Benign Tension Headache

What Is It?

A tension headache, also known as benign headaches, stress headache or a benign tension headache, is by far the most common type of headache. It is known as a tension or stress headache because it is often associated with emotional stress or tension. Often described as a tightening feeling around the head, this common headache causes widespread mild to moderate pain that can affect almost any part of the head.

The "benign" part of the name refers to the fact that these headaches are typically just a nuisance, not a major medical problem. Unlike other rare types of headaches that can be associated with significant disease (such as brain tumor headaches, meningitis headaches and subarachnoid hemorrhage headaches), they are not usually associated with any significant underlying medical condition. In fact, most individuals experience one or more tension headaches in their life at various times.

Little is known about what causes tension headache. However, they are often associated with emotional stress. People with work-related or emotional stress often have more frequent headaches. They can also be associated with eye strain and concentration such as with prolonged use of a computer with intense staring at the computer screen. Likewise, they are associated with awkward body positioning and holding one position for a long time. Tensing the jaw, depression and anxiety can also all trigger a headache.

What Types of Symptoms Are Typical?

The benign tension-type headache is usually described as a dull, aching pain in the head. The pain is often described as tightness or pressure which can run across the forehead, the sides or back of the head. Occasionally, tenderness of the scalp and neck and shoulder muscles is also noted and some sufferers loose their appetite during a headache.

These headaches can be quite variable in their intensity, from a mild nuisance to a more moderate to severe pounding pain. They can also vary in length, lasting from only minutes to several days. In those patients who have chronic, frequent headaches of the tension-type, it can be confusing to distinguish these from migraine headaches. However, migraine headache symptoms often include other things that help to distinguish them. For example, tension headaches do not typically causes symptoms such as visual disturbances (scotoma or flashing lights)and nausea and vomiting, all of which can be common with migraine.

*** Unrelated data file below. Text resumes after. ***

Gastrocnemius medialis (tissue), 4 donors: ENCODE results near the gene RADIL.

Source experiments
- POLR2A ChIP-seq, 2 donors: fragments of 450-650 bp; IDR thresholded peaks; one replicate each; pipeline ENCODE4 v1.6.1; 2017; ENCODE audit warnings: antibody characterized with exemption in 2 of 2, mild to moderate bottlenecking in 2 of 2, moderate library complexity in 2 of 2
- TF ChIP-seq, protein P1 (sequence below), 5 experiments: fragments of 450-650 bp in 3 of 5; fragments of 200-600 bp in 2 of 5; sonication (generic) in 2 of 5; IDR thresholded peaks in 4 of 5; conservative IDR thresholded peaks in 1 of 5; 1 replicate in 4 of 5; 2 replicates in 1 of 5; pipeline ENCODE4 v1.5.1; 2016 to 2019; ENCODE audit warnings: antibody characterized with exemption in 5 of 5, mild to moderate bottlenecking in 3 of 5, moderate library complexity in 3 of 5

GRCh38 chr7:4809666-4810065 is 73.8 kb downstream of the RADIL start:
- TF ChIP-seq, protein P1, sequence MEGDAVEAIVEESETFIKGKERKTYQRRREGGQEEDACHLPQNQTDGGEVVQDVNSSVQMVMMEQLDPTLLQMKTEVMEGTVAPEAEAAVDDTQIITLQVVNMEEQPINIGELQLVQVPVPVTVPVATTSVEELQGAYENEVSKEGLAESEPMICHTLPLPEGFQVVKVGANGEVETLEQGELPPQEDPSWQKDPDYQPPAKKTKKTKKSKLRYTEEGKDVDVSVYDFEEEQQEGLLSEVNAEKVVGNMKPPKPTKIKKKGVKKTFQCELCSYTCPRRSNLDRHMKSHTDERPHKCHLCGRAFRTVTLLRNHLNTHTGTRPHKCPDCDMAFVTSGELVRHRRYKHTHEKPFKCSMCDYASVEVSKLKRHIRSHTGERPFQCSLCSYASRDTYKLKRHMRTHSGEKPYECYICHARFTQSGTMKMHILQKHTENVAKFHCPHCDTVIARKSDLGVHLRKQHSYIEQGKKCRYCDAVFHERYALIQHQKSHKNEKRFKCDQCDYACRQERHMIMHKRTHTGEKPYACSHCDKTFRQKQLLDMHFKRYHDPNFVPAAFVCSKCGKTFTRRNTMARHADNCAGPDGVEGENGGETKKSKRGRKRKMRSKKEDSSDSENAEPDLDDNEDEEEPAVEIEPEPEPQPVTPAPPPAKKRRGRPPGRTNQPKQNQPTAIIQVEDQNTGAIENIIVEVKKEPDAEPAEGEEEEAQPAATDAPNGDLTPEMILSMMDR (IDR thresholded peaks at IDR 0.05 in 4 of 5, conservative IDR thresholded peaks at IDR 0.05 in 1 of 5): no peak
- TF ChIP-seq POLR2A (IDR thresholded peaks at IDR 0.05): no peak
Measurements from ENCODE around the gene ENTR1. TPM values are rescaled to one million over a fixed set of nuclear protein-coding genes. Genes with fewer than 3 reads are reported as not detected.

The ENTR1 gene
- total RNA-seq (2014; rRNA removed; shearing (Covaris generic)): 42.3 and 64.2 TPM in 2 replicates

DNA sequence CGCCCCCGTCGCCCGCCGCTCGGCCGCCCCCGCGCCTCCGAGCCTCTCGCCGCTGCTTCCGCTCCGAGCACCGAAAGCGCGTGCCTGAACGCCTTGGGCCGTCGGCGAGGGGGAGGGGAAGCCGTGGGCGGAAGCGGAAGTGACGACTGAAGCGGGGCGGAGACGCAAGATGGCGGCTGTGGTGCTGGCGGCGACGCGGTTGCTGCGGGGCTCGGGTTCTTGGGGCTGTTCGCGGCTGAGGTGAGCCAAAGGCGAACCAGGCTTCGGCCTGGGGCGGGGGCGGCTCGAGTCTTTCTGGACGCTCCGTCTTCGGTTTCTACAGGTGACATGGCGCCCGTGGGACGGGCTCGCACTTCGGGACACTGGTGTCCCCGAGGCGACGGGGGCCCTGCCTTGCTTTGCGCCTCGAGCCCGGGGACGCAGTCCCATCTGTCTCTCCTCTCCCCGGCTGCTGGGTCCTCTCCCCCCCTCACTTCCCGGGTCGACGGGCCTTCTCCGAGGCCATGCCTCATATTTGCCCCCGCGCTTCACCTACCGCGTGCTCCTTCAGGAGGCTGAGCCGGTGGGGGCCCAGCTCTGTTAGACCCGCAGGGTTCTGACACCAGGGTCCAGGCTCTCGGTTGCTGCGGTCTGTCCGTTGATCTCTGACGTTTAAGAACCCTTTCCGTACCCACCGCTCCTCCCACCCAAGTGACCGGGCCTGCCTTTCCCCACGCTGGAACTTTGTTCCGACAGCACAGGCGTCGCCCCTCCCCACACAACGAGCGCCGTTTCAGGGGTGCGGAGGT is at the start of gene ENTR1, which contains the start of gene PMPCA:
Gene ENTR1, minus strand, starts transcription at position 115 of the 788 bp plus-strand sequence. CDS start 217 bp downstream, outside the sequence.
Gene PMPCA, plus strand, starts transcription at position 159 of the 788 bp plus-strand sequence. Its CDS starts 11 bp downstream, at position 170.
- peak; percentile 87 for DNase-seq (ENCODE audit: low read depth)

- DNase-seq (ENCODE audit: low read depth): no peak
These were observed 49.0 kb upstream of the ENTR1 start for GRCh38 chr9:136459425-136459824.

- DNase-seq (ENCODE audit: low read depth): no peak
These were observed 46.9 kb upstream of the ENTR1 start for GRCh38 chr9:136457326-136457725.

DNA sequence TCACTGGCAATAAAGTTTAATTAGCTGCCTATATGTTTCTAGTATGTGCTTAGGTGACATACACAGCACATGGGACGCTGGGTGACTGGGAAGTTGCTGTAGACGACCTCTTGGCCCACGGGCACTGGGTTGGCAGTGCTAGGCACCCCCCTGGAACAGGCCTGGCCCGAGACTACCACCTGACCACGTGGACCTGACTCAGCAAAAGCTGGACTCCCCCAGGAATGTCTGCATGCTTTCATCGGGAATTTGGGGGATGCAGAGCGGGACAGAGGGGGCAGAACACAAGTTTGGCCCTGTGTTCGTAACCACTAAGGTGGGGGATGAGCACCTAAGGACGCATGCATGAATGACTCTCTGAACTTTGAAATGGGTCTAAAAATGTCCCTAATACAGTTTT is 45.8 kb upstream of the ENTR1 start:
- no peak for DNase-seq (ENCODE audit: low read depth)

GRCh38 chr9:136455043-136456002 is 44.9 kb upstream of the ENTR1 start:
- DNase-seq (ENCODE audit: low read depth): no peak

How Is The Diagnosis Typically Made?

Because stress headaches are not related to any underlying medical condition (such as a tumor, hemorrhage, infection or other pathology) there is not test or study which can make the definitive diagnosis. However, tension-type headaches are common and rarely associated with other symptoms. Therefore, most patients who have a mild to moderate headache are assumed to have this type of headache.

However, when a person presents with a headache with other characters or features, such as a change in level of consciousness, nausea and vomiting, or other neurological symptoms, to name a few, then a work up may be done to rule out other types of headaches which may have different treatment or prognosis. In particular, any signs of life-threatening causes (such as a sudden onset severe headache and loss of consciousness, deteriorating level of consciousness, high fever, neck stiffness, etc.), such as a subarachnoid hemorrhage, meningitis or brain tumor, should be worked up by a physician to determine the underlying cause and appropriate treatment.

What Are Some Common Treatments?

Fortunately, treatment of common stress headaches is generally effective. First and foremost, lifestyle and other non-medical management can help in many cases. For example, relaxation, massage, exercise, improving posture, deep breathing and meditation can help to alleviate the stress and tension associated with these headaches.

Additionally, many over-the-counter medications are available for treatment of headache. Basic non-steroidal analgesic medications such as aspirin, ibuprofen, naproxen and tylenol can all be used and are often effective. Some medications, such as Excedrin, combine these drugs with caffeine. More potent medications are sometimes available by prescription. However, opiate-containing pain medications like morphine, vicodin, percocet and others are rarely recommended because of their side effects and potential for dependency. For chronic sufferers, some medications, such as tricyclic antidepressants and serotonin selective reuptake inhibitors (SSRIs), may be used that help prevent recurring headaches.

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Important Note: This site is not intended to offer medical advice. Every patient is different, and only your personal physician can help to counsel you about what is best for your situation. What we offer is general reference information about various disorders and treatments for your education.

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